“I’m speaking to you with a fire in my eyes.” I thought of those words this weekend, as I was reporting on the latest movement in a federal concussion lawsuit against the NCAA.
The words, which came from an interview I had this month with Brian Hainline, the NCAA’s new chief medical officer, illustrate the seriousness with which the association says it takes health and safety issues, including concussions.
The NCAA was founded to help protect the safety and welfare of students, and says it has been at the forefront of safety issues throughout its existence. On Friday it announced a $399,999 grant to study the long-term effect of head injuries. It has rejected claims in the lawsuit, which seeks class-action status.
Since starting at the NCAA, in January, Dr. Hainline, a neurologist and the former top medical officer of the United States Tennis Association, has been traveling the country to spread the word about three of the biggest challenges he sees: concussion, which he calls the “elephant at the table”; student-athlete mental health; and the delivery of health care in a “patient-centered” model.
If you read some of the e-mails filed on Friday in the U.S. District Court for the Northern District of Illinois, where the case is being heard, you might think NCAA colleges have a long way to go on that last challenge.
According to a 2010 NCAA survey on concussions, nearly half of the responding institutions said they had allowed players back into a game on the same day of a concussion diagnosis. One assistant trainer said he had personally seen a football player knocked unconscious and then returned in the same quarter of a contest.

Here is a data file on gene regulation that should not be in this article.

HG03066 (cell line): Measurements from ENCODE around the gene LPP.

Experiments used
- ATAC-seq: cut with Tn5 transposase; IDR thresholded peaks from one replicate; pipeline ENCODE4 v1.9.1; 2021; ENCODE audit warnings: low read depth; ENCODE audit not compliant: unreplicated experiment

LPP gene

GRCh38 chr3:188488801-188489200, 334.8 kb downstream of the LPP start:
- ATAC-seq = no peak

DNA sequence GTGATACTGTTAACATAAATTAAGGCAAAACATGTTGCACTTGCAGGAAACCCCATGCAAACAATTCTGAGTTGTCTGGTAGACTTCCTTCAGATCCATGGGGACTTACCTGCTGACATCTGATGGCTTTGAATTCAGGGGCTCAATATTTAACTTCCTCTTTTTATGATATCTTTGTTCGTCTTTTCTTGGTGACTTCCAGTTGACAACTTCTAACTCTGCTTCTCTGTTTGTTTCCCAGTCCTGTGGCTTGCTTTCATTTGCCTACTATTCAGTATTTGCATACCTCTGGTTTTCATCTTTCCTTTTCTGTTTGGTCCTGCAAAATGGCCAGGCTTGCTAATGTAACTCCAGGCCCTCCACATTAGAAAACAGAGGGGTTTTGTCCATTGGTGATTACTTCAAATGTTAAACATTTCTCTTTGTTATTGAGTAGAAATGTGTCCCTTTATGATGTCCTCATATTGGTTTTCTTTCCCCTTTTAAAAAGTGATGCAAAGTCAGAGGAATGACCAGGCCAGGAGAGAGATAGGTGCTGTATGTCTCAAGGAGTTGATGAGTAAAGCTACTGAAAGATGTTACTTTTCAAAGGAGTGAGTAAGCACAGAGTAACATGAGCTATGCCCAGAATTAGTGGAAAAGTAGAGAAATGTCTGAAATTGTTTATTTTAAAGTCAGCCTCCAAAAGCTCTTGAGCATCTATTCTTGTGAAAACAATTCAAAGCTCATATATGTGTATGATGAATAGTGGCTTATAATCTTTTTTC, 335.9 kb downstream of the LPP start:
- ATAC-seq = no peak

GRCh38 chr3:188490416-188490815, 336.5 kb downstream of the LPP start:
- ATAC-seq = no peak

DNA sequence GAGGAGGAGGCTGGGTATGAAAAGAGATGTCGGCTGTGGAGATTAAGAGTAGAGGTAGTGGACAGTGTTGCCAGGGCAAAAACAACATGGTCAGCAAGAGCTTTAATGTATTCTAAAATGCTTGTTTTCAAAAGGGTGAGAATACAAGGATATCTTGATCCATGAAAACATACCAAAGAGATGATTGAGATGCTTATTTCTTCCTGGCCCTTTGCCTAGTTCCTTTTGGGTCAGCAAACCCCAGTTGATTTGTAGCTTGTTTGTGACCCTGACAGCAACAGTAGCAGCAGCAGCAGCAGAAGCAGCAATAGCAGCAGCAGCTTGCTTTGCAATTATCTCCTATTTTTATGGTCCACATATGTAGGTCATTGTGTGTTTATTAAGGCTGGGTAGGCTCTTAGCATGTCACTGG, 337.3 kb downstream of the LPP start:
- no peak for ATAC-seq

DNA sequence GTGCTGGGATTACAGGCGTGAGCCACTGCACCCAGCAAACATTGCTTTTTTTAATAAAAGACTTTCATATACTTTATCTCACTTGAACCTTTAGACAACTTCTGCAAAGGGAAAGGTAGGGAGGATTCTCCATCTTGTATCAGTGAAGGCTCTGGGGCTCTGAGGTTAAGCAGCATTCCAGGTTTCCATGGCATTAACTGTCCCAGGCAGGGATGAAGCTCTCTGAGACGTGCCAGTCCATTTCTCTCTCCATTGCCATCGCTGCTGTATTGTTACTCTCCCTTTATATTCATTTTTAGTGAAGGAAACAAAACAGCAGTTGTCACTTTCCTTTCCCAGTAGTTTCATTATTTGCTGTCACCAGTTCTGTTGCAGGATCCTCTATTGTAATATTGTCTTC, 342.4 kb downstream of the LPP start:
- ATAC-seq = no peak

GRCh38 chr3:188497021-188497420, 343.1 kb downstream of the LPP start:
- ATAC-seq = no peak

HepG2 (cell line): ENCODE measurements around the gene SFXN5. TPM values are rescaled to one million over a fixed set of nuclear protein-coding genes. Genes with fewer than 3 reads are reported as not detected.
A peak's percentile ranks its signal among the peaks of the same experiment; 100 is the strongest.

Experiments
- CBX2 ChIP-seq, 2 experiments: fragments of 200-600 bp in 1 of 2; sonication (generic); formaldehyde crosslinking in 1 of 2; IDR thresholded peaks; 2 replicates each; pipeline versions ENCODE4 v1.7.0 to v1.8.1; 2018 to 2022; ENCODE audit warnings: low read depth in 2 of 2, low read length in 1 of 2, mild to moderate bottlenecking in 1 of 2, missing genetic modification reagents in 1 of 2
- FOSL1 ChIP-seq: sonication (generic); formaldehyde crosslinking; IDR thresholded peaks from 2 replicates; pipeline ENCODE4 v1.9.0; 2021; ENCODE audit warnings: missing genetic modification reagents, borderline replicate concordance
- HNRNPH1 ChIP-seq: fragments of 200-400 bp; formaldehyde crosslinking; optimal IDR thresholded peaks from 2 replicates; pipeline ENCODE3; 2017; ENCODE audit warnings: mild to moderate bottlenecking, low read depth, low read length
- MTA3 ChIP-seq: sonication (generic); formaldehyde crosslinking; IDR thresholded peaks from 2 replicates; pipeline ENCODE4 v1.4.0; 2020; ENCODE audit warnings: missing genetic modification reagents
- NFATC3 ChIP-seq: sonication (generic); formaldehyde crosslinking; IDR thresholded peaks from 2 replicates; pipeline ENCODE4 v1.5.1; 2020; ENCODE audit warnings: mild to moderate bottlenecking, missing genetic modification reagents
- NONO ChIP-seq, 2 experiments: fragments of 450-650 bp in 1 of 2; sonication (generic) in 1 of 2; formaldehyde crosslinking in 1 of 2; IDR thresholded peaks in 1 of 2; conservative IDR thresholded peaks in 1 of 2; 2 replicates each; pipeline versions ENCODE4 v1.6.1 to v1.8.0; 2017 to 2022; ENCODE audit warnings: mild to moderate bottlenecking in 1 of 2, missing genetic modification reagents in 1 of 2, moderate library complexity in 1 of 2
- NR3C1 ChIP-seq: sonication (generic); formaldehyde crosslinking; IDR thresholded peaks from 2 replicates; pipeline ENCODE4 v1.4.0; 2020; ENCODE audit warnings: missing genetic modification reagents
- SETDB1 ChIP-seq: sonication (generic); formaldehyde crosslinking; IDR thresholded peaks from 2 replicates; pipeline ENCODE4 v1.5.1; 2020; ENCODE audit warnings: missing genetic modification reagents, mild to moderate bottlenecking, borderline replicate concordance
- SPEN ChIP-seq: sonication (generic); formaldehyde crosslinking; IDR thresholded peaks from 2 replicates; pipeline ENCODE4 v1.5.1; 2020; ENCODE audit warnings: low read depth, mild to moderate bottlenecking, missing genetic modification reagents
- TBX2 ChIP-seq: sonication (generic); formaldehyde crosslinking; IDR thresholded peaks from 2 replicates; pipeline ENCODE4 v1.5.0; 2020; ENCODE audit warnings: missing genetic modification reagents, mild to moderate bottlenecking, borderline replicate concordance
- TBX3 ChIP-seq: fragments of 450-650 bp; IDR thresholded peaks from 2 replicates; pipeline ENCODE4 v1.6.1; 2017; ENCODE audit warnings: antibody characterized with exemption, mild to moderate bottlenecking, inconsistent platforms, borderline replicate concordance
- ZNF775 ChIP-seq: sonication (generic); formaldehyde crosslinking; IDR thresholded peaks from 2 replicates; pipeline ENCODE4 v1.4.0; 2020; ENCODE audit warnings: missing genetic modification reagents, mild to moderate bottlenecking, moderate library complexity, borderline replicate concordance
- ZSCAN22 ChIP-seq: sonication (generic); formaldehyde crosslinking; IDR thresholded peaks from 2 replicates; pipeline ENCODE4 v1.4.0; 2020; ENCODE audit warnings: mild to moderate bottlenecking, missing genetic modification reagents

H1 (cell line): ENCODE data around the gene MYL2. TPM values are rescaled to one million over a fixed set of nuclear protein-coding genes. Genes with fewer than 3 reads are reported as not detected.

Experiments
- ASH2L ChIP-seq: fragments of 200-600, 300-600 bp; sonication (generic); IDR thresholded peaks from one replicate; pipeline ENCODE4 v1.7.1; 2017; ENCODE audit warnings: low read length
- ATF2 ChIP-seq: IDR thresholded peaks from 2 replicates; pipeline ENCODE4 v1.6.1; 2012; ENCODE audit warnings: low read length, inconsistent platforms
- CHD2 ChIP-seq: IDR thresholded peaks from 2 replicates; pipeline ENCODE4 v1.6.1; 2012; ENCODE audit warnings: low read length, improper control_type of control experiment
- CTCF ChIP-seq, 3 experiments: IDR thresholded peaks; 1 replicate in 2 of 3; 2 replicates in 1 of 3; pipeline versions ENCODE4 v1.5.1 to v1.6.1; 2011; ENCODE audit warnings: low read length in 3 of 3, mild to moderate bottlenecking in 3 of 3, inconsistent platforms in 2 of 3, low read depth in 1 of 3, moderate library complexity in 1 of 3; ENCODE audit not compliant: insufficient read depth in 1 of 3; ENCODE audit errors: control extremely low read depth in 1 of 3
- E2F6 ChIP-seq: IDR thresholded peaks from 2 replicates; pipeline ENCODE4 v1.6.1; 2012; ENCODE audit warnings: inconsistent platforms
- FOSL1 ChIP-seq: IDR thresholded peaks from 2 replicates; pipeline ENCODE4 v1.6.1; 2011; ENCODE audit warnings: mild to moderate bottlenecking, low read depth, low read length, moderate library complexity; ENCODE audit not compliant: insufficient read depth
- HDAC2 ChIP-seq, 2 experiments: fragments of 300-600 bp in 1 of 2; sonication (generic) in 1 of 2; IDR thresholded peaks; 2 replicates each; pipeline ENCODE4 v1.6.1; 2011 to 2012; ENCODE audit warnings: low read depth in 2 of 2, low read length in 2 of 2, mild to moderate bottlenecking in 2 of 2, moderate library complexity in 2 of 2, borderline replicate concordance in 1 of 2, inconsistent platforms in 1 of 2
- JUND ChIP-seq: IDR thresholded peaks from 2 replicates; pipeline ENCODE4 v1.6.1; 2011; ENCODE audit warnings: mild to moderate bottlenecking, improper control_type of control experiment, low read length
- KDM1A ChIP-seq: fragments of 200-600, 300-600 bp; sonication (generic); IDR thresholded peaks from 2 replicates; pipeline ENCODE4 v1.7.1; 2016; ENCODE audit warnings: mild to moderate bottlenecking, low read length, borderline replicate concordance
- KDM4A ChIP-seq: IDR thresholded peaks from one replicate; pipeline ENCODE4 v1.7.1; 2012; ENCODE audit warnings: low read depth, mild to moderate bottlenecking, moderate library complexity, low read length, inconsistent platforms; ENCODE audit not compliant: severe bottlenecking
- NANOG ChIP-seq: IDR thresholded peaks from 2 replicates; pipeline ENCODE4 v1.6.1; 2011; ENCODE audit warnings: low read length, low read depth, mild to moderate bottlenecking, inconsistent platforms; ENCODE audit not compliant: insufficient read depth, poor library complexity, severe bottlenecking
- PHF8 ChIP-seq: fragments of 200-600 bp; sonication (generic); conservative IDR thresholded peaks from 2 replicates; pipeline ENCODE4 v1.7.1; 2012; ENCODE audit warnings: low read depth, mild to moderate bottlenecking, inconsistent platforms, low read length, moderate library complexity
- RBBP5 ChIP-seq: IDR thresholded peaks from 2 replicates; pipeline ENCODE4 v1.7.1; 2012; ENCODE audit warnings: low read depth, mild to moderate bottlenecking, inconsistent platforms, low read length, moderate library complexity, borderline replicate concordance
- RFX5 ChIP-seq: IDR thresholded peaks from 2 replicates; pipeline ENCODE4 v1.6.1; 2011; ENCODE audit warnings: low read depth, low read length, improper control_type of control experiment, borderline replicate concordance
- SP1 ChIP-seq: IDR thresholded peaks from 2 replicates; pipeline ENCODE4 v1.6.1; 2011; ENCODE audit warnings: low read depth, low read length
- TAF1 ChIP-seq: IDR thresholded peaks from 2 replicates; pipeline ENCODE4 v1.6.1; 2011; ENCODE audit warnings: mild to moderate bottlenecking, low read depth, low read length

Dr. Hainline would not comment on the NCAA’s concussion litigation, saying that it raised complex questions that could take hours to explain (he and David Klossner, the NCAA’s director of health and safety, spoke to me for more than 30 minutes).
But Dr. Hainline said that, until the end of 2012, there was not a widely accepted consensus among medical experts about the need to keep players out of action on the same day of a concussion. Before that, one closely watched set of guidelines suggested that players should not be returned on the same day—but left open a window for adult or elite athletes under special circumstances.
Dr. Hainline argued that the decision to return is complicated by the players themselves, who often report that they are ready to go even when they shouldn’t. He pointed to a forthcoming study showing that 50 percent of players in one Division I conference were underreporting injuries, including concussion.
“Players have a sense of invincibility,” he told The Chronicle. And he said parents were sometimes just as culpable as athletes and coaches in wanting to get players back quickly. “This is a real societal problem.”
In that environment, some of the NCAA’s guidelines have become increasingly strict in recent years.
Its guidance on concussions now states: “Under no circumstances should a student-athlete diagnosed with a concussion return to a sports activity the same day.”
Many of those guidelines are hard to enforce, the NCAA has acknowledged. But Dr. Hainline brushed off any notion that the NCAA was not taking the issue of player safety seriously.
“There’s a sense of urgency,” he said. “But to do my job well I have to have a sense of urgency and patience.”
That’s in part because the NCAA cannot mandate change.
“We can say, ‘This is how we believe medical care should be delivered,’” Dr. Hainline said. “That said, the NCAA is not the NFL. We can’t just shift and say, ‘Now everyone’s going to do this.’”Return to Top